“undocumented person”– someone who is in the country who is not a United States citizen, lawful permanent resident (LPR, green card holder) and does not have any lawful immigration status. These persons enter the United States without legal permission from a BCIS official or they have entered legally, but overstayed their visas.

“lawful permanent resident”– also referred to as a greencard holder or LPR. These persons have the right to live and work permanently in the United States. They may apply to the BCIS to bring certain relatives to the U.S. and can apply for citizenship after being in the U.S. for five years, or three years if married to a U.S. citizen.

United States Citizen. There are several possible ways to gain citizenship in the United States including:

  • Through birth in the U.S., its territories, or certain possessions, e.g. Puerto Rico, Guam and the Virgin Islands;
  • Through naturalization (ex: petitioned by U.S. citizen spouse);
  • Through parents/grandparents; or
  • Through adoption by a citizen parent.

What are an immigrant or undocumented person’s basic rights?

If stopped by any law enforcement official (local police, FBI, immigration authorities…), a non-United States citizen (immigrant, undocumented person) has the right to remain silent, especially in regards to disclosing her immigration status. These persons also have the right to speak to a lawyer before answering any questions or signing any documents.

If accused of a crime, a non-US citizen (regardless of immigration status) has the same rights as a US citizen in the criminal context. For example, any person has the right against unreasonable search and seizure.

In the immigration context, you have:

  • The right to an attorney or agency specializing in immigration law
  • The right to communicate with the Consulate of your country of origin, and
  • The right to a hearing before an Immigration Judge. (An immigrant could be deported without a hearing if she waives this right or agrees to leave, has criminal convictions, was arrested at the border or has been ordered deported in the past.)

NOTE: In the immigration context, these rights must be asserted. The immigration courts will not provide an attorney, though an immigrant/undocumented person has the right to consult an attorney.

What types of assistance are available to immigrant survivors of family violence?

Immigrant survivors have the right to be safe and seek help. Regardless of her immigration status, a survivor can obtain:

  • Police assistance,
  • Emergency medical care,
  • Shelter,
  • Protective orders, and
  • Divorce and/or Custody of children.

Further, survivors and witnesses of crimes have no obligation to state their place of birth or immigration status when accessing emergency assistance, filing a report or applying for a protective order.

Also, immigrant survivors have the right to speak to police or medical personnel without their partners present. Immigrant survivors have the right to seek legal advice at any time without their partner’s cooperation.

What are the changes at INS? How does the change regarding INS becoming part of the Department of Homeland Security impact immigrants?

As of March 1, 2003, all services that were formerly conducted under the INS are now part of the Bureau of Citizenship and Immigration Services (BCIS). For the most part, the biggest change is in name only. How an immigrant applies for services and benefits, obtains forms, and accesses information and assistance has not changed. All INS offices continue to have the same functions and locations (Service Centers, Asylum Offices, and Application Support Centers). To obtain updated information or forms please call the National Customer Service Center at: 800-375-5283 or TTY 800-767-1833.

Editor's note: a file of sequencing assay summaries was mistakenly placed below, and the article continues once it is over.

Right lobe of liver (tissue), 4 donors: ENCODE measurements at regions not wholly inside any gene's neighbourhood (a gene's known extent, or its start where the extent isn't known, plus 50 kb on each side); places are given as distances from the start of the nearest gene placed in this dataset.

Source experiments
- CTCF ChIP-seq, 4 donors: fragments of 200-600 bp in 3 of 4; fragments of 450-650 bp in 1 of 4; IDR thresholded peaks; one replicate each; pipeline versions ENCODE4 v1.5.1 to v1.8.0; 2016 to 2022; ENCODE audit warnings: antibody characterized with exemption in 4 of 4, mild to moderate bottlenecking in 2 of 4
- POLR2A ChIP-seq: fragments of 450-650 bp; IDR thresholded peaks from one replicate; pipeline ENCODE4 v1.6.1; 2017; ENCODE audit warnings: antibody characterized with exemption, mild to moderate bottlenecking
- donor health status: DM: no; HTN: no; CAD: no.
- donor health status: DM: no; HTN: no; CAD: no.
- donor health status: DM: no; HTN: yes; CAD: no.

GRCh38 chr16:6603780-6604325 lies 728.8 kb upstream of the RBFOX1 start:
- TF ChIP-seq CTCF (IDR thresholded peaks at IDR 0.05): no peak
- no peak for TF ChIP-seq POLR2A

If an application is pending with INS, does the individual have to reapply to BCIS?

No. Pending application(s) will be reviewed by BCIS. The Bureau of Citizenship and immigration Services will continue to provide notification about key steps as they process applications.

Are INS documents (green card, naturalization certificate, etc.) with an INS seal on them still valid, or will people have to replace them?

INS-issued documents remain valid and will still be accepted as evidence of status.

How does the Violence Against Women Act help immigrant survivors?

The Violence Against Women Act (VAWA), originally passed by Congress in 1994, includes immigration provisions that allow immigrant survivors of domestic violence, who are married to a United States citizen of lawful permanent resident, and their children, obtain lawful permanent residence without the cooperation of their U.S. citizen or lawful permanent resident spouse or parent. VAWA created two primary forms of relief for battered immigrants: VAWA self-petition and VAWA cancellation of removal.

Who is eligible to self-petition under the Violence Against Women Act?

Self-petitions are available to:

  1. Abused spouses married to U.S. citizens or lawful permanent residents (or if divorced within 2 years of filing). These persons may apply for themselves and for their abused or non-abused children, even if the children are not related to the U.S. citizen or lawful permanent resident.
  2. Abused children of U.S. citizens or lawful permanent residents.
  3. Immigrant parent of a child who has been abused by the child’s U.S. citizen or legal permanent resident parent.

What do you need to prove aVAWA self-petition?

A person who falls into one of the above categories will be allowed to file on her own under VAWA, without the sponsorship of the abusive spouse, if:

  1. She files her application within two years of a final divorce
  2. His or her spouse or parent is a U.S. citizen or lawful permanent resident, or has lost status within the two years prior to the filing of the application;
  3. She has resided in the United States with the citizen or lawful permanent resident spouse or parent;
  4. She was battered or subjected to extreme cruelty during the marriage;
  5. She is a person of good moral character; AND
  6. She married her spouse in good faith. If the marriage is not legitimate solely because of bigamy on the part of the USC or LPR abusive spouse, but the victim can prove that she believed she was entering a bona fide marriage, she is still eligible to self-petition through VAWA. Bigamy is the criminal offense of knowingly contracting a second marriage while the first marriage is still subsisting and un-dissolved.

What is VAWA cancellation of removal?

VAWA cancellation of removal is a defense to deportation. This is a remedy available to an immigrant survivor who is in deportation proceedings. If cancellation of removal is granted, the judge will cancel the deportation and the applicant will be granted lawful permanent residency status. This remedy is only available to immigrants in deportation proceedings. To be eligible for cancellation of removal, an applicant must be in one of the following categories: